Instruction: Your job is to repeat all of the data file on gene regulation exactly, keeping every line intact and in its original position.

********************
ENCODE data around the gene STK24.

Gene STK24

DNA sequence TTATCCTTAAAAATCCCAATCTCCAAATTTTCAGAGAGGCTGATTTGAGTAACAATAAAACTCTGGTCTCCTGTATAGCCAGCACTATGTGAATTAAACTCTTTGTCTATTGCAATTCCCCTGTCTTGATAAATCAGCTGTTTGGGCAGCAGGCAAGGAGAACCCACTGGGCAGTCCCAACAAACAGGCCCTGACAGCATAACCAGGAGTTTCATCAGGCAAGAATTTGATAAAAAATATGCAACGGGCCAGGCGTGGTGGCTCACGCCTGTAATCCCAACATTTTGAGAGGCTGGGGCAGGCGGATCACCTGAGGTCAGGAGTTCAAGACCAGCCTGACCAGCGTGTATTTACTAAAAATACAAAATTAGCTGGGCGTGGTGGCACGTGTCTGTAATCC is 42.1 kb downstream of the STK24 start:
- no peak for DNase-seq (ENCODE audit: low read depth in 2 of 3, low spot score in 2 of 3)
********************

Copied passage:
ENCODE data around the gene STK24.

Gene STK24

DNA sequence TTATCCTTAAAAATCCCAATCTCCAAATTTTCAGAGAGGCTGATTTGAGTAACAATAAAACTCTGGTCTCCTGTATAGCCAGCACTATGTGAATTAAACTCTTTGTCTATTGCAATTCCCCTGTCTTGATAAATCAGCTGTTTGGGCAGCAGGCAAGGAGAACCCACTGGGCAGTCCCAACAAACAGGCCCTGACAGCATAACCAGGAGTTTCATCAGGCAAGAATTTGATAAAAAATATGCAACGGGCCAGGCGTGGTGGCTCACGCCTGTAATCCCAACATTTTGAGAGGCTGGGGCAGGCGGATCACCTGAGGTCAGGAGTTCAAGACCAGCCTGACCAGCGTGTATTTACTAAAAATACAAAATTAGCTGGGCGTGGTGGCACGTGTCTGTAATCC is 42.1 kb downstream of the STK24 start:
- no peak for DNase-seq (ENCODE audit: low read depth in 2 of 3, low spot score in 2 of 3)